Arts & Entertainment

Dominican exhibit focuses on couple, house at heart of anti-Trujillo struggle

By Maria Montecelos

Santo Domingo, Nov 23 (EFE).- A museum in this capital on Wednesday inaugurated an exhibition centered on a dissident couple whose middle-class home in the northern Dominican city of Salcedo served as the headquarters for a movement to bring down dictator Rafael Leonidas Trujillo’s 1930-1961 regime.

The “unprecedented” exhibit focuses on the story of Patria Mirabal and Pedrito Gonzalez “through their house, which was a home of resistance” and conspiracy, where clandestine meetings were held, explosives were made and materials were stored, the director of the Memorial Museum of Dominican Resistance, Luisa de Peña, told Efe.

The exhibition goes beyond the well-known story of the Mirabal sisters – three political dissidents known as “las mariposas” (butterflies) who were killed by order of Trujillo’s regime on Nov. 25, 1960, and whose heroic struggle gained international attention thanks to Julia Alvarez’s 1994 historical novel “En el tiempo de las mariposas” (In the Time of the Butterflies).

“It’s interesting because people think it was a romantic and suicidal resistance … but it wasn’t,” De Peña told Efe. “It was a planned resistance” that confronted “the bloodiest and best-organized dictatorship in Latin America of the first half of the 20th century.”

Noris Gonzalez Mirabal, who is the daughter of Patria and Pedrito and was just 15 when her mother and two aunts were clubbed to death, shared with Efe her memories of her family’s resistance to El Jefe, as well as her own contributions to the struggle.

“We learned when we very little not to speak loudly about opposition to the regime. You had to be careful because the walls had ears. You always had to speak softly,” she said.

One of the family’s revolutionary tasks consisted of making bombs from gunpowder they had extracted from store-bought fireworks.

“We helped pour out the gunpowder,” although the bombs were not intended to destroy property or kill but only to “make noise and attract attention,” Noris said. “I took part in that activity and was in charge of cleaning up” so no remains of bomb-making material were visible.

“Ay! If the domestic workers had seen that!” she exclaimed.

When the clandestine movement was discovered and much of the family – Minerva and Maria Teresa Mirabal, Pedrito, Nelson (Patria’s oldest son), several cousins and other relatives – and other dissidents were imprisoned, Patria was tasked with keeping the resistance movement alive by herself.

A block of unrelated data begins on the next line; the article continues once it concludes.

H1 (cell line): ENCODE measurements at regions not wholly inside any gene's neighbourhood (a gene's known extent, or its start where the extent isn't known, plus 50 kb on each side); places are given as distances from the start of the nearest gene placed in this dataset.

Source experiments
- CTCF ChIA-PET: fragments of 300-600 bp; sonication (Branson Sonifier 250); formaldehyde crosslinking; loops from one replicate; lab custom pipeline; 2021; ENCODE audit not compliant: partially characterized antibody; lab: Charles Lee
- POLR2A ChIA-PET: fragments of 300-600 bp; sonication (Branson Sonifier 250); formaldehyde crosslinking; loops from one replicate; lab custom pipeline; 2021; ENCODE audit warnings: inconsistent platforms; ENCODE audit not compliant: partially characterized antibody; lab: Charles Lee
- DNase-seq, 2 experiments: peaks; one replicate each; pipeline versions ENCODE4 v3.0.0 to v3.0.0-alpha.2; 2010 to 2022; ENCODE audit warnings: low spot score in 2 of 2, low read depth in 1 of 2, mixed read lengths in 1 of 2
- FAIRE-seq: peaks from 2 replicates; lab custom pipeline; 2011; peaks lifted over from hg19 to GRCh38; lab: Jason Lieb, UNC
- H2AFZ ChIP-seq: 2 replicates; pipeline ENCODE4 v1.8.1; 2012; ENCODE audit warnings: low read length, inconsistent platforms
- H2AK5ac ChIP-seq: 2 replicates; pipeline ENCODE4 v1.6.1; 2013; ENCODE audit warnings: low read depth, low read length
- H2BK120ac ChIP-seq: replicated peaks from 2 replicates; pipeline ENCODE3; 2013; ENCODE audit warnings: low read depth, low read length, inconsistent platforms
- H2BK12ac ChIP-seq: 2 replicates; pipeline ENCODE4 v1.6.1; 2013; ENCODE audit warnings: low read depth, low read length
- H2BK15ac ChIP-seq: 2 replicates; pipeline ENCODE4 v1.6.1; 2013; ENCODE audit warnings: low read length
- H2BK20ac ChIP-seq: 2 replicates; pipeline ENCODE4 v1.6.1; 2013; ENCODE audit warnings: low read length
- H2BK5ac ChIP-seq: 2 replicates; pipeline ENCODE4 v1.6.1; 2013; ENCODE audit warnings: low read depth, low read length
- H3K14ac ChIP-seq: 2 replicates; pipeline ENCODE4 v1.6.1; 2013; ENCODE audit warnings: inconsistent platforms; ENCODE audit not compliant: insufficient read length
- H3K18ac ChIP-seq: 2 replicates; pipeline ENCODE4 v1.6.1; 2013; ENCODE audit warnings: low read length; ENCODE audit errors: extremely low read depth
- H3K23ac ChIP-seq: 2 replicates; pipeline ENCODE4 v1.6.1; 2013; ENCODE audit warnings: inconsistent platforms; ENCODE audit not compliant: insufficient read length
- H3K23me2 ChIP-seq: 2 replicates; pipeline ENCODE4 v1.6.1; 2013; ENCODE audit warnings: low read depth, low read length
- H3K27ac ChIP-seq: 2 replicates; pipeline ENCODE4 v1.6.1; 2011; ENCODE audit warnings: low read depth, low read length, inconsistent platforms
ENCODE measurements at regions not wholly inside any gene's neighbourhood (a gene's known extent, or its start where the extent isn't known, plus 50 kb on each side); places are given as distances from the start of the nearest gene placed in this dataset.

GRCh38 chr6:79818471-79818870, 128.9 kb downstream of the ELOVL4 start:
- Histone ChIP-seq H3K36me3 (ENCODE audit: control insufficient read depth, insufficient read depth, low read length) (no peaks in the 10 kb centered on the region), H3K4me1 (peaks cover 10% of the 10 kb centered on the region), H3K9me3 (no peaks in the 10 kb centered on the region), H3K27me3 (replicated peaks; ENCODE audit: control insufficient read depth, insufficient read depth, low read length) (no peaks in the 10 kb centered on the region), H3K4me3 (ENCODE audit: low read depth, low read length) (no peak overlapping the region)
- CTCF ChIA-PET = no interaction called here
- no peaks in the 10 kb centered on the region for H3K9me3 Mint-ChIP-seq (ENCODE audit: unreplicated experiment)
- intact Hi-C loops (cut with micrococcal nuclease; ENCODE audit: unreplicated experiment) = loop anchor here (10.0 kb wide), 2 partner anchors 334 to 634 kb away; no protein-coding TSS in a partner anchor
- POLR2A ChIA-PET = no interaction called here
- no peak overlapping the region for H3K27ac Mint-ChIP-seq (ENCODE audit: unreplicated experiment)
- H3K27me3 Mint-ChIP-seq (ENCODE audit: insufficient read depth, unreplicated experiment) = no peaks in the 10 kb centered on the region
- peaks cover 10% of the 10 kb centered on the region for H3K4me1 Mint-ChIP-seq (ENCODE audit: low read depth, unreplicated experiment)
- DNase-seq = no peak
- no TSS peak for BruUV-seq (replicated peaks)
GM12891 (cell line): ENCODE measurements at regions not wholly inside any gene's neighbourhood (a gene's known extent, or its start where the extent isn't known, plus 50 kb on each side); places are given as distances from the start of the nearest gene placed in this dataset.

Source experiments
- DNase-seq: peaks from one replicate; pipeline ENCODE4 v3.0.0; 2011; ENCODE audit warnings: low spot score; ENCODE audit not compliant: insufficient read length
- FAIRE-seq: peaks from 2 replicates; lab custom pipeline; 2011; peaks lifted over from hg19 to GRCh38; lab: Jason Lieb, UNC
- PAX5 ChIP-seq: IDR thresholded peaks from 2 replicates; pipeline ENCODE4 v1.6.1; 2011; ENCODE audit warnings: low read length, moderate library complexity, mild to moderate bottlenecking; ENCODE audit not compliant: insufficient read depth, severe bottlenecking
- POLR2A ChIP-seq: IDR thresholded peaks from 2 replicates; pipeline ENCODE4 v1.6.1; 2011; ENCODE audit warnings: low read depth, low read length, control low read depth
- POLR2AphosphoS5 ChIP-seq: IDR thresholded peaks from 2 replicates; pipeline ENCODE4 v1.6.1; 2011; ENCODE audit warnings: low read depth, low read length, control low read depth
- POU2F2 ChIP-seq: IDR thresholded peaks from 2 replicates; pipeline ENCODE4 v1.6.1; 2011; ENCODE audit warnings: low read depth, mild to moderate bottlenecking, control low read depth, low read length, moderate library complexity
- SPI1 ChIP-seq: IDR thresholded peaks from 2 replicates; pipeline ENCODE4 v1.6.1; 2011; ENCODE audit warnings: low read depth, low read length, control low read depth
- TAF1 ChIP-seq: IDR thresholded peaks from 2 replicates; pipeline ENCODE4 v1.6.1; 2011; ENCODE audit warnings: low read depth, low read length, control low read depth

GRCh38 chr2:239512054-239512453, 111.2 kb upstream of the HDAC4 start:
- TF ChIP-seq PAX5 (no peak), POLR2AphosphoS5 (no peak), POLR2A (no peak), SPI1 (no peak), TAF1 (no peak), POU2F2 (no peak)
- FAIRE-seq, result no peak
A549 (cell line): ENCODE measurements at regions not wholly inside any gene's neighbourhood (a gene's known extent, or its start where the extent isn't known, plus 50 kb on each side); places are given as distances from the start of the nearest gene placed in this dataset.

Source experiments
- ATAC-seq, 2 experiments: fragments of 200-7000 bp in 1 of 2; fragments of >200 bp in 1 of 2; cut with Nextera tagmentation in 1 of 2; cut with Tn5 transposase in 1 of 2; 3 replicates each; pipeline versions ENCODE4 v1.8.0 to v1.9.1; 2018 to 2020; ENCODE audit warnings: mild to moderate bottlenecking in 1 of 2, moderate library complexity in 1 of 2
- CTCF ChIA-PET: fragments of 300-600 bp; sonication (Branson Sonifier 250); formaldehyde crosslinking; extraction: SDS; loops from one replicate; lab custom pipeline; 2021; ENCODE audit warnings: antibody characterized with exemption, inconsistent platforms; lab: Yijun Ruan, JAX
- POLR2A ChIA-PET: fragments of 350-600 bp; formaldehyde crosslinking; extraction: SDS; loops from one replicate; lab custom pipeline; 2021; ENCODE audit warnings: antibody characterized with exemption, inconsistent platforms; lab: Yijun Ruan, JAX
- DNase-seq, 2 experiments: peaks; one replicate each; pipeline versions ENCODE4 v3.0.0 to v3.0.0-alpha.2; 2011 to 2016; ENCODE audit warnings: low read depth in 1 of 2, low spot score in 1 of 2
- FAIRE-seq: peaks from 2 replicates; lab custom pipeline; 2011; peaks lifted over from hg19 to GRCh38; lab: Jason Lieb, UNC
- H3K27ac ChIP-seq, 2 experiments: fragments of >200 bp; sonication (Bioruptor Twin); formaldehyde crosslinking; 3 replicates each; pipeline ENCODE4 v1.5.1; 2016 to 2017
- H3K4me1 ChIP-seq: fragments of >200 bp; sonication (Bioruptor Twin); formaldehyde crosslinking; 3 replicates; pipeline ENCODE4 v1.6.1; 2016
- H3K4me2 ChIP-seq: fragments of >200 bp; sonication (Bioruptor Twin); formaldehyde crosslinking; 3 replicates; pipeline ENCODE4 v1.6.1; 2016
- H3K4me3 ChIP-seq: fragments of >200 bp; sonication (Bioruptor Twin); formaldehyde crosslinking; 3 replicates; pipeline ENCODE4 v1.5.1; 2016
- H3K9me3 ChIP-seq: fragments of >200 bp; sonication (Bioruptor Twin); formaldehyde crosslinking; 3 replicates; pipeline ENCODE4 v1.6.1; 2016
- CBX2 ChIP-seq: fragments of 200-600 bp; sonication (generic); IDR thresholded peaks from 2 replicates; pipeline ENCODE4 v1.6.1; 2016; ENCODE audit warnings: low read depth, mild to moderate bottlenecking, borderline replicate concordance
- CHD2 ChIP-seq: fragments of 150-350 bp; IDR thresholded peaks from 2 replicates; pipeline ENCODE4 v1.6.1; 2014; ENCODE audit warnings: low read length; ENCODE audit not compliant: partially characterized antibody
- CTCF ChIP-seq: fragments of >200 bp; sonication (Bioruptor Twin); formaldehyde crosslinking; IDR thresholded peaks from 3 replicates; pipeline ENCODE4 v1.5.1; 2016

That involved keeping those in jail informed of what was happening by secretly sending messages on rolled-up pieces of paper sewn into clothing.

The family was stripped of its possessions and the house in Salcedo was given away to Alicinio Peña Rivera, head of the Military Intelligence Service (Trujillo’s main secret police force during the latter part of his regime) in the northern Dominican Republic.

The wooden structure of the former residence was used for another home then under construction, and now a cement floor and columns surrounded by a memorial garden are all that remain of the original former gathering place of the anti-Trujillo, 14th of June Movement.

Peña Rivera later coordinated the assassination of the Mirabal sisters, who were ambushed while riding in a jeep in a mountain pass after visiting their jailed husbands in a remote prison.

Before she was killed, Patria managed to inform the passengers of a nearby parked truck that Trujillo’s henchman were about to kill the Mirabal sisters, Noris recalled.

Although the jeep with the dead bodies inside was later hurled over a cliff to make the incident seem like an unfortunate accident, few believed the regime’s account and the brutal murders served as a catalyst for change.

Trujillo himself was killed less than a year later – on May 30, 1961 – by seven assassins, including members of his own armed forces.

Children, grandchildren and great-grandchildren of Patria and Pedrito were all on hand Wednesday for the inauguration of the exhibition at the Memorial Museum of Dominican Resistance in Santo Domingo.

“I tell the kids they should carry the torch” because “after I lose my marbles, after I’m gone, they have to tell the story” to make sure it never happens again, Noris told Efe. EFE

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